A fear of spiders, or arachnophobia, seems quite common around the world. Last year, a team of researchers published a global database showing the pervasiveness of arachnophobic sentiments in media based on their investigation of a decade of online newspaper coverage from over 80 countries. These fears remain even though less than 0.5 percent of spider species can actually harm humans through their venom, and most of these species live far from humans anyway.
But there are some exceptions—and my home country, the Philippines, is one of them.
One of the authors of the study, entomologist Aimee Lynn Barrion-Dupo, is also from the Philippines. In an interview, she explained that unlike most countries where spiders were depicted as sources of venom and harm, in the Philippines spiders figured in news reportage mostly as pets or as participants in the popular pastime of laro ng gagamba (literally “game of spiders”). The game involves catching spiders, taking care of them, and making them fight other spiders.
Could it be that this game desensitized us to spiders?
When I was a child growing up in Laguna province in the Philippines, I played it with other kids in my neighborhood. My father taught at the University of the Philippines Los Baños, located on Mount Makiling. Those of us who grew up on its slopes would look for the fiercest, strongest, and most unique spiders and house them in medicine bottles or matchboxes, and feed them ants, grasshoppers, and other insects—until it was time to play. We would place our spiders on the opposite ends of a stick of walis tingting, a kind of broom. We’d nudge our spiders to walk toward one another and fight. The winner of the wrestling match was decided sometimes within seconds or at most a few minutes. It ended when one of the spiders was killed or incapacitated, or when a spider either fell off the stick or tried to run away more than once.
Could it be that this game desensitized us to spiders, making us less fearful of them in contrast to many other parts of the world? This question interests me not just because of nostalgia for the spiders of my childhood but as an anthropologist who today explores human entanglements with other species. I’m fascinated by how we perceive and live with other creatures, including animals we pit against each other and play with—from cockfighting in Bali to bullfighting in Spain to cricket fighting in China.
When it comes to widespread fears surrounding spiders, a closer look reveals a more complicated picture of human responses and interactions with these creatures. The arachnologist David Wise, for instance, surveyed folktales from North America to Africa that cast spiders in a positive light, leading him to conclude that not all societies are arachnophobic.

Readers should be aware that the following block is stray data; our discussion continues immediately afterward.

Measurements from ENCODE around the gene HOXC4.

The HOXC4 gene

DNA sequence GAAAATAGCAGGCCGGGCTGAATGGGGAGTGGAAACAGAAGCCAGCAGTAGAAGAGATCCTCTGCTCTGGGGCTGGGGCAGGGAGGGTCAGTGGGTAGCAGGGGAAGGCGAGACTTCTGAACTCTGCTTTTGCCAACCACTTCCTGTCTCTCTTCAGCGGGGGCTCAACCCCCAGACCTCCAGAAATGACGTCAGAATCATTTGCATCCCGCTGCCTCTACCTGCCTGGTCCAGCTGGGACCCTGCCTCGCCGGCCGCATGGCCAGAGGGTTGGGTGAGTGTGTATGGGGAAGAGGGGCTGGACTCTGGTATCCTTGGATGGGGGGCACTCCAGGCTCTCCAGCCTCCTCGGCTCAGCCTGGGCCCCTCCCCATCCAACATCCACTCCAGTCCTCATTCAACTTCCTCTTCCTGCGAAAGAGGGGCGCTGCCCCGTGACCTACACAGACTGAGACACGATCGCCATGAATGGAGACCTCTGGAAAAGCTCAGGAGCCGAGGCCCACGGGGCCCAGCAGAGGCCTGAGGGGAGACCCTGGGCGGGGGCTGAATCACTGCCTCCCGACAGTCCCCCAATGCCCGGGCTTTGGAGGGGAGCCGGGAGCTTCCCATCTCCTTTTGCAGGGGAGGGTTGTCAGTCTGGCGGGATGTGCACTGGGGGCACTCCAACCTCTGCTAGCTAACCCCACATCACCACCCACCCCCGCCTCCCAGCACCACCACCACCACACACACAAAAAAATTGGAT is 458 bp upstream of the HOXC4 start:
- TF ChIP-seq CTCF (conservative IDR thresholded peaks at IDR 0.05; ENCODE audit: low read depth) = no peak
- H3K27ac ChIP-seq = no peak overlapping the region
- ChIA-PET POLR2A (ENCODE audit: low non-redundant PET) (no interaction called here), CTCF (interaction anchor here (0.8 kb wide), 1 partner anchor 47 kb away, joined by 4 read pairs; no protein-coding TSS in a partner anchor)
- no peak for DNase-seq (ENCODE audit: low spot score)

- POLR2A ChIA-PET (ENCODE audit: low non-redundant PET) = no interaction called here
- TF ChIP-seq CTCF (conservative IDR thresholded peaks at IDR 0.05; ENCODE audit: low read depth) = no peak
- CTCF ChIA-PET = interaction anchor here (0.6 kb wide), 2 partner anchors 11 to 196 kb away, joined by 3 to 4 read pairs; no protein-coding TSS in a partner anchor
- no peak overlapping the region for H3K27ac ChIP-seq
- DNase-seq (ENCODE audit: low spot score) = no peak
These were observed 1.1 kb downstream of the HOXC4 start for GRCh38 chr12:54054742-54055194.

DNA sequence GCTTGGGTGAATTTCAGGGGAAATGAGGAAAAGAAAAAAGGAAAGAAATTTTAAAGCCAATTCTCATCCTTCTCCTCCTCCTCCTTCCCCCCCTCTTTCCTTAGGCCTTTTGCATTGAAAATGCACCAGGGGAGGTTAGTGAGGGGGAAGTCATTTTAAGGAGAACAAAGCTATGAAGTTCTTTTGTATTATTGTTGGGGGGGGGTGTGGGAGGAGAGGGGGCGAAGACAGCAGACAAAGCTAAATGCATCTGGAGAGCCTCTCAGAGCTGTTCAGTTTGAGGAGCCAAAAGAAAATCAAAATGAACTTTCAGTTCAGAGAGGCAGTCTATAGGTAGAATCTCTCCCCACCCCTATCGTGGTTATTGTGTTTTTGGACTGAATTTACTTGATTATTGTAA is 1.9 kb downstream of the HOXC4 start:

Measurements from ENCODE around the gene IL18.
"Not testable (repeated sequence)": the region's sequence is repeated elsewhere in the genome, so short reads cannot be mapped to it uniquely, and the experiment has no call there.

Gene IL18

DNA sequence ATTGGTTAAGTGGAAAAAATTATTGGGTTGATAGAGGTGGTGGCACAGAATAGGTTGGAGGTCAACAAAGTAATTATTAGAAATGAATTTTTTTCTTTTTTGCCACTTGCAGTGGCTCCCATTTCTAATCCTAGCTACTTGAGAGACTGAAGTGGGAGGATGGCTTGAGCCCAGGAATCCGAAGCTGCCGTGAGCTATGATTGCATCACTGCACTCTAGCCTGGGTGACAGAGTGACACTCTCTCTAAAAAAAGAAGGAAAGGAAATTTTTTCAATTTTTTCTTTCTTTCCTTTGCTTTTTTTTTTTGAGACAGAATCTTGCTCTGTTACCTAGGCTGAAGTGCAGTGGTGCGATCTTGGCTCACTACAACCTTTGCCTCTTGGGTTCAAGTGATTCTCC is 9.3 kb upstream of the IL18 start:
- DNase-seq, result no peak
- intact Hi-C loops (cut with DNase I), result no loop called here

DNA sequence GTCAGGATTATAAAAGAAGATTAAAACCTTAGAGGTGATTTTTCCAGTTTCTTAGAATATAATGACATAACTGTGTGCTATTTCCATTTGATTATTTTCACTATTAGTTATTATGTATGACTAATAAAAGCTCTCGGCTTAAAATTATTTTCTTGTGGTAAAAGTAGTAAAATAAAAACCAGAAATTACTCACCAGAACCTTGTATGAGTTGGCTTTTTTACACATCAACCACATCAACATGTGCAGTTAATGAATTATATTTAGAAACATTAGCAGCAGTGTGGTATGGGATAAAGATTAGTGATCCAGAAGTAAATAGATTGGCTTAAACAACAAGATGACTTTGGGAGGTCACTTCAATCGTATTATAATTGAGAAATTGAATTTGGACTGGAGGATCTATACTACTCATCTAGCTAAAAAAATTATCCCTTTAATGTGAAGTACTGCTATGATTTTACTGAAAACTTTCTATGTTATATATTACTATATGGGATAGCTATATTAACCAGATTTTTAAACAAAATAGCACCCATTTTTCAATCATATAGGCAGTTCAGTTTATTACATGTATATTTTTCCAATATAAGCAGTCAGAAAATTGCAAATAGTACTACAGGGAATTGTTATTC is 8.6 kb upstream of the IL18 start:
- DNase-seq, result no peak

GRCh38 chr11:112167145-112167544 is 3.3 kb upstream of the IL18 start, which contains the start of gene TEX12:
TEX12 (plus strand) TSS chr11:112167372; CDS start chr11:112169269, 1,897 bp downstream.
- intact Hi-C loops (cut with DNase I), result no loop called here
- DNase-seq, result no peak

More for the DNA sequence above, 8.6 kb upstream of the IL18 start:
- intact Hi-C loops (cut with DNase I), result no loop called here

In the Philippines, a handful of scholarly accounts of laro ng gagamba depict people’s close relationships with spiders. One example comes from an ethnographic account by cultural anthropologist Ty Matejowsky, who researched spider wrestling in the Pangasinan province in northern Luzon in the early 2000s. He recounts how boys and young men collect, train, and play with spiders, often for money.
Fascinatingly, the researchers also recorded various substances people fed to the spiders to prepare for a fight. The list included various vitamins and supplements, dextrose, coconut water or meat, duck egg soup, Jujube plum fruit (Ziziphus jujuba), milk, honey, energy drinks, and even human breast milk. The gamers usually placed these substances on cotton balls and left them in the boxes where the spiders were kept.
These details show that, more than just a game, spider wrestling in the Philippines involves care and intimacy between humans and spiders. Matejowsky describes it as an “attachment … that approaches what some feel for more conventional pets.” Barrion-Dupo sees the spider game as offering children “first steps in science and natural history,” ultimately contributing to an appreciation not just for spiders but for the environment at large.
However, the research by Barrion-Dupo and her colleagues also shows the game has a potentially detrimental impact on the populations of various spider species. Gamers usually extract mature reproductive females from the wild; female spiders, as it turns out, are more ferocious than their male counterparts. The researchers call for policies to restrict the game to prevent species decline.
As far as I know, spiders are not often included in animal rights discourses in the Philippines. Even without active intervention, however, the game already seems to be declining in popularity.
When I recently returned to the neighborhood where I grew up, I was told that none of the kids ventured into the forests like my friends and I used to. The advent of electronic gadgets and digital technologies has meant that children today, whether they live in urban neighborhoods or mountainous communities, are far more likely to be familiar with Spider-Man than the spiders that share their environments.
Lead image: Screen grab via YouTube: Prime Aquatics / YouTube